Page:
• Corynne Corbett

Ukachi Anonyuo: On Packaging, Collaboration, and Innovation in the Beauty Industry



If you asked Ukachi Anonyuo about pursuing a career in the beauty industry as she was entering college, she would have explained that she was headed for a career playing basketball. But a year later, she was entrenched in Industrial Engineering as her major.

From the time I was 10 years old, I was playing basketball. I intended to go to the WNBA. It started in 1996. That was my plan. If I didn't make it into the WNBA, I was going overseas to the CBA. Because that was a thing that women basketball players did before it became a professional sport. And it's interesting because engineering was my fallback option. If you could believe that. I was playing and I got into school, I went to Rutgers University, by the way, and I got into school, actually through an athletic scholarship. And I had to pick a major. So I said, You know what, I do not like to read. I'm one of those type of people that really need to understand why things are the way they are. Why does one plus one has to equal two and nothing else. For me, the technical space was the way to go. Engineering was the way to go

As graduation approached, she was determined to get a job and saw a posting for a position at Del Labs. She's been hooked on the beauty industry ever since. Ukachi will explain how she landed her first job in packaging.

I'm walking by the engineering office in my building, and I saw this posting for an opportunity as an industrial engineer in Long Island and I'm like, "Long Island. I'm from Jersey, I don't know." But I needed a job. I was about to graduate. You know, I didn't want to go back to my parent's house. I wanted to be on my own. Like I wanted to be able to say I made it. Interestingly enough, I call the recruiter on the phone, which I know no one really does anymore. And they told me about the opportunity. They said it was Del Labs, which is now Coty. It's working in a manufacturing plant in Farmingdale, and I'm like "Farmingdale Long Island?" I wasn't really too excited about potentially moving to Long Island working in a plant. But again, it was graduation time I needed a job. More importantly than that, I really wanted a career especially because I didn't really have as many internship opportunities as I would have liked, that were specifically focused in my field.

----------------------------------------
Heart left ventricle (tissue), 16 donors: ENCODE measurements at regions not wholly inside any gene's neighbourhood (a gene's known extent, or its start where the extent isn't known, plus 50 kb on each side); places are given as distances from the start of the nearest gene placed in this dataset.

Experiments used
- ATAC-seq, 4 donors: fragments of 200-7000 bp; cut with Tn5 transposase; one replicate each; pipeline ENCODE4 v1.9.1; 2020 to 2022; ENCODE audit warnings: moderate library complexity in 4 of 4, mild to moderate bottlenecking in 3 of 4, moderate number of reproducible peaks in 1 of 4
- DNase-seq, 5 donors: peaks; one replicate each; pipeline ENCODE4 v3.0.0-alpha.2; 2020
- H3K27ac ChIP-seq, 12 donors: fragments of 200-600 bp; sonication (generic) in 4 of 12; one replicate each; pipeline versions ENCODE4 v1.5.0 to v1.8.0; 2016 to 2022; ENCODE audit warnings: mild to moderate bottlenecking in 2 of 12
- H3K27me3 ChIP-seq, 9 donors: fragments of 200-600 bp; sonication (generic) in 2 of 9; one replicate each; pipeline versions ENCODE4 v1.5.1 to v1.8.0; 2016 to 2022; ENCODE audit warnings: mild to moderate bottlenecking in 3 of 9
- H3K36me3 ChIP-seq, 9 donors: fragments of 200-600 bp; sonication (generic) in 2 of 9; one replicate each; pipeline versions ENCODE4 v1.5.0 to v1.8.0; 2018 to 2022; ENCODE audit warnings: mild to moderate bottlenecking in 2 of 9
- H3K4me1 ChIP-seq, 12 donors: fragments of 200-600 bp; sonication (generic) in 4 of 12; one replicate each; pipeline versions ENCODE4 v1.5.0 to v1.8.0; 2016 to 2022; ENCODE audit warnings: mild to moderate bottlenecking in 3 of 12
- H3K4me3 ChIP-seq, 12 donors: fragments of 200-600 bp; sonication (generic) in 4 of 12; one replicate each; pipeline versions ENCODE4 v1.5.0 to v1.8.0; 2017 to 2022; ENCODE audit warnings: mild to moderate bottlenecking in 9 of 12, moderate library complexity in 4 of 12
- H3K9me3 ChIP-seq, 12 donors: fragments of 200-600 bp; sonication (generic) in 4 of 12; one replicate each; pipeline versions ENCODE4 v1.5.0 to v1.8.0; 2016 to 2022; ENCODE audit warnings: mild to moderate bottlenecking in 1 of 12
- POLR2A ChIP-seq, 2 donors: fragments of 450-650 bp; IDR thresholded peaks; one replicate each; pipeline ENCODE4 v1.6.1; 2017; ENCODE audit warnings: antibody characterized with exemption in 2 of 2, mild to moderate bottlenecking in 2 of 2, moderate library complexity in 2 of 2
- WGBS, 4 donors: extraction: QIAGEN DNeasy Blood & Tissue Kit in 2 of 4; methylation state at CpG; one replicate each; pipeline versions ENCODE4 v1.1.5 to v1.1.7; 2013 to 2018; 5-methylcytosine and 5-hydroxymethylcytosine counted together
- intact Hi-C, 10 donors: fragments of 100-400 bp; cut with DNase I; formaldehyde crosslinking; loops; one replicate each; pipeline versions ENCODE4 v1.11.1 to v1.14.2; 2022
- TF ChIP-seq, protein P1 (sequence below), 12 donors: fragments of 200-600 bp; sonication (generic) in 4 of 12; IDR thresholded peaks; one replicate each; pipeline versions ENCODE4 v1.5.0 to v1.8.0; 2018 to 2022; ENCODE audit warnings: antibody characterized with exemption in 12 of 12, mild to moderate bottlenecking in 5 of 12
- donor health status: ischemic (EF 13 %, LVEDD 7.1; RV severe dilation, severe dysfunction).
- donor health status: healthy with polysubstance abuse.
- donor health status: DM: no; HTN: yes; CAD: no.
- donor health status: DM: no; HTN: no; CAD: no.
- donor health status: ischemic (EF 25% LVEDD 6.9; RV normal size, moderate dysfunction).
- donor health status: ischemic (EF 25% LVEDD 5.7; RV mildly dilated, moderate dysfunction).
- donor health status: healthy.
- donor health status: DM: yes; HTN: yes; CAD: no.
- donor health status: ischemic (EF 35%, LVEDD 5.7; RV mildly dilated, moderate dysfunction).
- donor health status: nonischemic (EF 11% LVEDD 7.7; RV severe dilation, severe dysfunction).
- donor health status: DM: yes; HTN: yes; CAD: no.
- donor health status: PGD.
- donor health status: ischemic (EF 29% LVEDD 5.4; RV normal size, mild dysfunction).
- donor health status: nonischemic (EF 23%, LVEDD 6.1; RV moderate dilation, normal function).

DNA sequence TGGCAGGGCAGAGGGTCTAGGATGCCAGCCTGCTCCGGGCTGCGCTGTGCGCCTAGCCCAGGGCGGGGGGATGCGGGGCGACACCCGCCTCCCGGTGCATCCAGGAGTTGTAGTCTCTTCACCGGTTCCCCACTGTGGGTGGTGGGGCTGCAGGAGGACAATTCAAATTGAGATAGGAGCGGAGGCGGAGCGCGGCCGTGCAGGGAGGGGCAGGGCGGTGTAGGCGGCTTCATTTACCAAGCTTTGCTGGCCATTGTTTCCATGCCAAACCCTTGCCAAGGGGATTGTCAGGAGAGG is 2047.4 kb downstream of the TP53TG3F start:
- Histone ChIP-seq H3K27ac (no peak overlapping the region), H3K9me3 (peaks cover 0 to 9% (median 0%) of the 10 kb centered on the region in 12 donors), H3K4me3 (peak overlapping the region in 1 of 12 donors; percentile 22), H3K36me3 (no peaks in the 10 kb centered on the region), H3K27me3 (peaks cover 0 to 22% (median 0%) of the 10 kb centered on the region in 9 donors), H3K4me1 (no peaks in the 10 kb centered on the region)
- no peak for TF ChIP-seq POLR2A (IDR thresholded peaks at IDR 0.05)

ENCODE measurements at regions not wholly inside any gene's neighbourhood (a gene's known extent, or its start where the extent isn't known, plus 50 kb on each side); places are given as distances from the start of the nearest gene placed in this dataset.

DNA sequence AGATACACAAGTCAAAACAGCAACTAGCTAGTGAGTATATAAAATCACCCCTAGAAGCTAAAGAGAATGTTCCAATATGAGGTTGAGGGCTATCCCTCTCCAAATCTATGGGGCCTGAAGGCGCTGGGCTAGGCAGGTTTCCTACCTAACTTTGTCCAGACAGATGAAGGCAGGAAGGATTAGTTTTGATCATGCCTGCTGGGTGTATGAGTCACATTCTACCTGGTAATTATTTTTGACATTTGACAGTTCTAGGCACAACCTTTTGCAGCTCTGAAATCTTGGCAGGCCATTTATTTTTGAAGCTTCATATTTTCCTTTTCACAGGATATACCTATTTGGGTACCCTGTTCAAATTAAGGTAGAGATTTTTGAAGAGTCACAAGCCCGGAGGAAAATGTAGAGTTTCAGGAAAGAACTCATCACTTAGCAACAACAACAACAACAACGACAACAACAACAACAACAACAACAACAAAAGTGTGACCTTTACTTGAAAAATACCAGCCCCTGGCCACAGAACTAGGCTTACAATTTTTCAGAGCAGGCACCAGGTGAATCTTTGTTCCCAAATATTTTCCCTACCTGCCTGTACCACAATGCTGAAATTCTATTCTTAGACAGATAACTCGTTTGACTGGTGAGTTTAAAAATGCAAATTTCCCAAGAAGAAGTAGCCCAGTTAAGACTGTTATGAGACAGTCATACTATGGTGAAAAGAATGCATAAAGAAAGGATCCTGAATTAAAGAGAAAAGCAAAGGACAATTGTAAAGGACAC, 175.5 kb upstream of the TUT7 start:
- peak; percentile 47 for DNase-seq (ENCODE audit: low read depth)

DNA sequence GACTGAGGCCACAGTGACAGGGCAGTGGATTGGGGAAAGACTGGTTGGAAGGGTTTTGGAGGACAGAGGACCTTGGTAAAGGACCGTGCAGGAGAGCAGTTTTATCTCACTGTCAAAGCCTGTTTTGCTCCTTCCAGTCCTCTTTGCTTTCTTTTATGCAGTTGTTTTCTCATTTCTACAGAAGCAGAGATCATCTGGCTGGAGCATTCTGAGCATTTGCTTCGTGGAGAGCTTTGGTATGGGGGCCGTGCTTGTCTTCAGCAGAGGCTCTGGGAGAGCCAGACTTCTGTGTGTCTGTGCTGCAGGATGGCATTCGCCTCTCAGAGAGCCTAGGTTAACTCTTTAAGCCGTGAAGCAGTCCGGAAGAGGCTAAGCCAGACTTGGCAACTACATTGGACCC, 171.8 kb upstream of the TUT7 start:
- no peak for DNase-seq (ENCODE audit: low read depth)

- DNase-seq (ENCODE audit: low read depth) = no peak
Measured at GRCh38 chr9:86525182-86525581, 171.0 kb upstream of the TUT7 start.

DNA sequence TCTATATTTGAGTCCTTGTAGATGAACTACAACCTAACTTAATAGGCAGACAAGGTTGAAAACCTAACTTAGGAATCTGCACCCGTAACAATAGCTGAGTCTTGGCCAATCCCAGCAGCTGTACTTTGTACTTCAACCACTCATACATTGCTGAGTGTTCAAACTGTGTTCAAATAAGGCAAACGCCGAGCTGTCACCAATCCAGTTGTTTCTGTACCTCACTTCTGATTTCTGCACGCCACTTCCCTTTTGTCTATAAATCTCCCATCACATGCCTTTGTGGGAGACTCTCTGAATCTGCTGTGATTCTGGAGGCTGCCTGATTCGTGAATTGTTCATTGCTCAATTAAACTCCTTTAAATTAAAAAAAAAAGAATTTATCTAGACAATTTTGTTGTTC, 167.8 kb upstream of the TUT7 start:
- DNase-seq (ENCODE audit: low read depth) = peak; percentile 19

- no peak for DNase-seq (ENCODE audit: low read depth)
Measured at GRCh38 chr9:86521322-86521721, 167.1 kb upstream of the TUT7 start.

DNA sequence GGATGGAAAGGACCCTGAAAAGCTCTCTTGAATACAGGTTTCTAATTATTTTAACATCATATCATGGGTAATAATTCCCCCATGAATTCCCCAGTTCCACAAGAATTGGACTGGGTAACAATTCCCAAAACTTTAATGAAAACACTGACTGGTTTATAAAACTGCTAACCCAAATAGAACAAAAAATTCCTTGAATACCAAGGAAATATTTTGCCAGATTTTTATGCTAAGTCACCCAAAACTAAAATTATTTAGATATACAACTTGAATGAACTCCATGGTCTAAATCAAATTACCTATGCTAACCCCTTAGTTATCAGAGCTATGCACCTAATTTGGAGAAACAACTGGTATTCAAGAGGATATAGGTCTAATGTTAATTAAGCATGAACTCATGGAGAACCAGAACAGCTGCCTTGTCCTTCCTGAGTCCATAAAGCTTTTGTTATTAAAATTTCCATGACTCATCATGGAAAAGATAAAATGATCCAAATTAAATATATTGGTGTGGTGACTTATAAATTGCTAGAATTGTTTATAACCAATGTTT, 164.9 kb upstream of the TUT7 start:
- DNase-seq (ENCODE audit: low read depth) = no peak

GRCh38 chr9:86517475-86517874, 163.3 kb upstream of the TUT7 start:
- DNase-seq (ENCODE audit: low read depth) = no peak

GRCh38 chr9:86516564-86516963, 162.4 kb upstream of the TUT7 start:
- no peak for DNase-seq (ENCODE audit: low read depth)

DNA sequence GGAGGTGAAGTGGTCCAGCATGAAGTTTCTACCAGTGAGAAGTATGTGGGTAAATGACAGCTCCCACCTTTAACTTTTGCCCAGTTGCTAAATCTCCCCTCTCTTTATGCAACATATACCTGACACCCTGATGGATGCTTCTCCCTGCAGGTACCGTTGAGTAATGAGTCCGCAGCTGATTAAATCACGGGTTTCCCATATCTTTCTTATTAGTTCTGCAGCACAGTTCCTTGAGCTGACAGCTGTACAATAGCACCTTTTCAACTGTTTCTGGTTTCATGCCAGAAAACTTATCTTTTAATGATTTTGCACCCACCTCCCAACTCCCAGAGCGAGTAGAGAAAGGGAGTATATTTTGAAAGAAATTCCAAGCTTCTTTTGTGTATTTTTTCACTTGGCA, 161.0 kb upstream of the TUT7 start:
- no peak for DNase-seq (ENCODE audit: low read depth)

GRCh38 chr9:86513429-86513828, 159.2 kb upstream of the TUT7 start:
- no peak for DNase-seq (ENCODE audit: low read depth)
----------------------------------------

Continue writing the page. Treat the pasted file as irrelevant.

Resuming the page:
I went out to Long Island to interview with this lady who wound up being my manager, but was interesting. I was interviewing for an industrial engineering position. But when I went out there, she had two packaging people quit on her. And she was like, "I know you're out here for an industrial engineering job, but I actually have this opportunity for you in packaging." And I said "packaging that's interesting. I didn't know too much about it other than that, we did have a major program at school for it. And what would I be doing, boxes all day?" And she was like, "No, you [would] work on Sally Hansen, which I was loving and NY Color and all these other brands." And she said, she chose me for consideration because she liked that I didn't have a packaging degree, which I thought was interesting. And more that I had a transferable technical skill set. And she valued that diversity of thought in that field because she had a whole bunch of packaging people already so you wanted to mix it up.

Ukachi explains the importance of that first job:

One, the ability to wear multiple hats, Dell labs at the time before it got acquired by Cody, there was a small engine, you know, you imagine all the products in the business that they were doing, but when you're at a small company, you are the packaging person, you can be the purchasing person, you can be the quality person, all these different supply chain operational people. I did first buys, I was working on the displays that you saw on CVS, it was the ability to wear multiple hats.The plannograms, working with creative being a small company you work in close with team members and five of you can sit at the table and a decision can be made. And that's what I learned the most about is learning about other people's roles and understanding how they work.
The other thing I would say is the importance of relationships. I still connect with people from my first job to this day, it's almost like that training ground because you're doing so much you learn so much from each other, and you get to know each other. And those relationships carry on throughout this industry.
One of the things that she loves most about the job is that she is a problem-solver:
I do love the problem-solving piece because it also brings the technical side of it because you're always thinking like, think about the times you've had something in your purse, and it just leaked everywhere. Just the fact that I'm a consumer. And I'm also a processing package developer. And I'm trying to solve for that. I'm thinking, Okay, when I'm doing my testing, what happens if this person has their lipstick and it falls, you know, and the bullet falls out, I need to make sure that it's developed in the right way so that something doesn't crack in someone's purse.

Learn about all this and more on episode 11.

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